But Schultz is clearly close to the party. In a 2003 speech at the Capitol, he urged two dozen Democratic senators to support liberal radio, after which he says Clinton offered to help. In recent weeks, he raised thousands of dollars by asking listeners to contribute to the party's successful effort to win a recount for Christine Gregoire in the Washington state governor's race. "I don't know the first thing about Christine Gregoire," Schultz admits, "but I know there were allegations of election fraud."
Will Schultz abandon North Dakota for big-city stardom? He just rented an apartment on Capitol Hill and plans to spend more time here.
A question from this column has prompted one of three Baghdad brothers to leave the blog they had launched to support Iraqi democracy.
Omar and Mohammed Fadhil, who are both dentists, stopped by for an interview last month during a visit to the United States. They said Ali, their brother and co-author of their site, IraqtheModel, couldn't make the trip.
Now Ali has declared in an online posting: "I had some serious doubts about that trip to the U.S. and did express them to my brothers. I saw that it was an unnecessary risk."
After Omar and Mohammed were ushered into a hastily scheduled meeting with President Bush, the trip's coordinator provided an e-mail address to ask the brothers about their reaction to the Oval Office session. This reporter's message apparently went to Ali.
"I got a mail from a journalist in the Washington Post asking about the meeting with (POTUS). After that mail, I decided to quit," he writes. Concerned that the Arabic media picked up news of the Bush sitdown from this column, Ali says: "It's one thing to risk your life for doing what you believe in and serving your country and humanity and it's totally another thing to risk your life just to meet (POTUS)."
Omar and Mohammed said last month that they refused to be afraid about speaking out. Ali, meanwhile, apologized for suggesting in his farewell posting that some Americans had been engaging in unspecified bad conduct and he would "expose these people in public very soon." That declaration, he writes, "was probably the most stupid thing I've ever done in my life."
How exactly did Newsweek's Evan Thomas score a post-election interview with John Kerry? "The pundits have never liked me," the Democratic candidate told him. "Is it the way I look? The way I sound?"
"A lot of it was off the record," Thomas says of the 2 1/2-hour session. "I would get him to put certain things on the record." Kerry summoned Thomas to his Boston townhouse in early November to complain about the harsh and gossipy tone of the magazine's behind-the-scenes post-election report -- now expanded into a book -- noting, for instance, that Newsweek twice called him soporific.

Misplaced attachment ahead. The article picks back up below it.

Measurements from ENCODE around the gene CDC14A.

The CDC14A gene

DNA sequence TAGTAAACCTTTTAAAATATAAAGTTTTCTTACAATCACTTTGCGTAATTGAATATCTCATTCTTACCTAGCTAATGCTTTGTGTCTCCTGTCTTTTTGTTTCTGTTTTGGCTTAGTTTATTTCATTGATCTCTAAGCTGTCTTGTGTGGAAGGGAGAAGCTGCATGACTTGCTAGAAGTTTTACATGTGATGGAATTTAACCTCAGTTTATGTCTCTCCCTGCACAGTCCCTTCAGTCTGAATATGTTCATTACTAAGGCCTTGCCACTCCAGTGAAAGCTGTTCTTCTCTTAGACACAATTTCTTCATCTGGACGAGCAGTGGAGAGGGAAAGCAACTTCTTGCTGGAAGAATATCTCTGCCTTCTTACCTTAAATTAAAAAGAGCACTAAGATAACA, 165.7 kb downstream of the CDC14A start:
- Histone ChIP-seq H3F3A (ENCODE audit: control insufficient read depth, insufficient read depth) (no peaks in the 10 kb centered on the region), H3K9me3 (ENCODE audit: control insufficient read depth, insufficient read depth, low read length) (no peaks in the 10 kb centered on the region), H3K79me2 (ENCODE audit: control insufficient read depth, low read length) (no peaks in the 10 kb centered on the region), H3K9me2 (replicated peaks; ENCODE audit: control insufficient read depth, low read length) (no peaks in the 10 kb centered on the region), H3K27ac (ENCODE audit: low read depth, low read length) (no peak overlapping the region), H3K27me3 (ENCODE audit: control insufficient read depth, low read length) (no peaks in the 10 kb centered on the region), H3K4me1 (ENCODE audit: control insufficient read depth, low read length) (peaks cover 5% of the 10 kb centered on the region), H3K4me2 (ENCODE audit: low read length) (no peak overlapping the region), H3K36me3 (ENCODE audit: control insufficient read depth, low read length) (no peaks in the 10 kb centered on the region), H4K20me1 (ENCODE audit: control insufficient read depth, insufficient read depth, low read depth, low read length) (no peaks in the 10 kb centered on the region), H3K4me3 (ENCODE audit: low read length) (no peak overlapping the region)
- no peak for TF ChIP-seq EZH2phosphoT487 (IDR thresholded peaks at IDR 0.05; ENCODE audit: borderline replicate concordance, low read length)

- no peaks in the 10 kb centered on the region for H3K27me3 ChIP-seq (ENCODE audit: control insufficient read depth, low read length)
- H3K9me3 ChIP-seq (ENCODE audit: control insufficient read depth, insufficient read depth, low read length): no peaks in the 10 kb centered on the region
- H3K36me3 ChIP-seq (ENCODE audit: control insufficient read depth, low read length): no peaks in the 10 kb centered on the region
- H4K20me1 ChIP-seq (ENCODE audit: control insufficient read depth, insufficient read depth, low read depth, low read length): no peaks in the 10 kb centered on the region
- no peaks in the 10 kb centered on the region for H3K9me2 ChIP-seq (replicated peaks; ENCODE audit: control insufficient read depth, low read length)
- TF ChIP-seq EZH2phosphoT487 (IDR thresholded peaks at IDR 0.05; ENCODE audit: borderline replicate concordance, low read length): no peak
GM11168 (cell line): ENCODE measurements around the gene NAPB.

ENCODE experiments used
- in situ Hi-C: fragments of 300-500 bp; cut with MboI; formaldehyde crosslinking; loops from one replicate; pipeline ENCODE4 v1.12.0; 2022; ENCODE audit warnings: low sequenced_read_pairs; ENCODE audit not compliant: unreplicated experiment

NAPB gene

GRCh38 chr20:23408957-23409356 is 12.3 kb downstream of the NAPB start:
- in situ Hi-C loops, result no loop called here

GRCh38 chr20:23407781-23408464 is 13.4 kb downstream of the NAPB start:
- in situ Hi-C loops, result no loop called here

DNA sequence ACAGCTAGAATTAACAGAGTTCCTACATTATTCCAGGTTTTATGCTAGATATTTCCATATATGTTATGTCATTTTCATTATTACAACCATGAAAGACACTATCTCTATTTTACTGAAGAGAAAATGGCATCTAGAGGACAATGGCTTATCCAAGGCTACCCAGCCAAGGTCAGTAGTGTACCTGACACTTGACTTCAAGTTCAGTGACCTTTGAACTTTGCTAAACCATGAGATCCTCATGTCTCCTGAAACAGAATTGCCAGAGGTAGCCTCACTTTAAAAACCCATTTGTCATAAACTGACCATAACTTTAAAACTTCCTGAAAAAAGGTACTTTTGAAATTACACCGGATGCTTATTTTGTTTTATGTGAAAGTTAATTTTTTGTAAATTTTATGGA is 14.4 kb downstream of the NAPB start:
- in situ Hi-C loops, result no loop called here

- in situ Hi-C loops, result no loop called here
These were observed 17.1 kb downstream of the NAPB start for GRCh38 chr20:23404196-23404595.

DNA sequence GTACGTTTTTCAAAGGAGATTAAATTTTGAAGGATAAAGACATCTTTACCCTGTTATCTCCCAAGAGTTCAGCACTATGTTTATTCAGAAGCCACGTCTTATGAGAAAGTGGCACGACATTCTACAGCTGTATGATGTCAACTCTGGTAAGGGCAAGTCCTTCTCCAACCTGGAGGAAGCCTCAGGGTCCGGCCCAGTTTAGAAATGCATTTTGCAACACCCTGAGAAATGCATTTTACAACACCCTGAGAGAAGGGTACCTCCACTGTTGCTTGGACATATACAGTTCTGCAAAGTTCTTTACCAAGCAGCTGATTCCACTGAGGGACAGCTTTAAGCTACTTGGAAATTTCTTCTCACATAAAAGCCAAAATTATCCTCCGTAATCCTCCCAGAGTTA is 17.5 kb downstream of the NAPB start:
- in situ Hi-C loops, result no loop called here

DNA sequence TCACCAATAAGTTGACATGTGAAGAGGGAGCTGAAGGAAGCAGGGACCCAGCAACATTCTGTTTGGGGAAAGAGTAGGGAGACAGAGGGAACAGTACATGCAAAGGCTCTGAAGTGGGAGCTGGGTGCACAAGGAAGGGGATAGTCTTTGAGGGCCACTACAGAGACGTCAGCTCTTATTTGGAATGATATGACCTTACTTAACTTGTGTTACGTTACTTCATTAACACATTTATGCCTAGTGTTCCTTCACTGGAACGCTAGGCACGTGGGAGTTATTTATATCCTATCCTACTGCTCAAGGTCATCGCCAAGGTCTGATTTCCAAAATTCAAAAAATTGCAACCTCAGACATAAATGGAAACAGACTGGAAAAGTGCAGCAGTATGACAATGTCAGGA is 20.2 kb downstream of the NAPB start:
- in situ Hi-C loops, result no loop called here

"I'm sorry he felt that way," says Thomas, who tried to get Kerry's permission to report the remarks before the book's publication this week. "I think he was doing his duty to stand up for his staff and family, for Teresa." Thomas's talk with Kerry prompted him to make a few changes in the manuscript.
Daniel Finney resigned as a St. Louis Post-Dispatch reporter after being suspended for blogging. But not just any kind of blogging. As reported by the Riverfront Times, Finney wrote "Rage, Anguish and Other Bad Craziness in St. Louis" under a pseudonym, often ripping his employer. Of the Post-Dispatch's annual 100 Neediest Cases drive, which the veteran reporter wrote about for the paper, Finney said on his blog: "I must admit that I feel as if a good number of these needy cases could be avoided by a well-placed prophylactic."
Finney, who declined an interview request by The Post, told the Times: "It was a kid's mistake, and I'm old enough to know better, and I regret it."
Back to Beltway news...the next big battle is the age-old war over spending:
"In his budget request to Congress, President Bush will try to impose firm, enforceable limits on the growth of federal benefit programs, and the chairmen of the Senate and House Budget Committees say they strongly supported that effort," says the New York Times.
"Administration officials and Congressional aides said Mr. Bush would also seek cuts in housing assistance for low-income families, freezes or slight increases in most domestic programs, and larger increases for domestic security. The spending plan for 2006, like the appropriations enacted for this year, would give priority to military operations and domestic security over social welfare programs...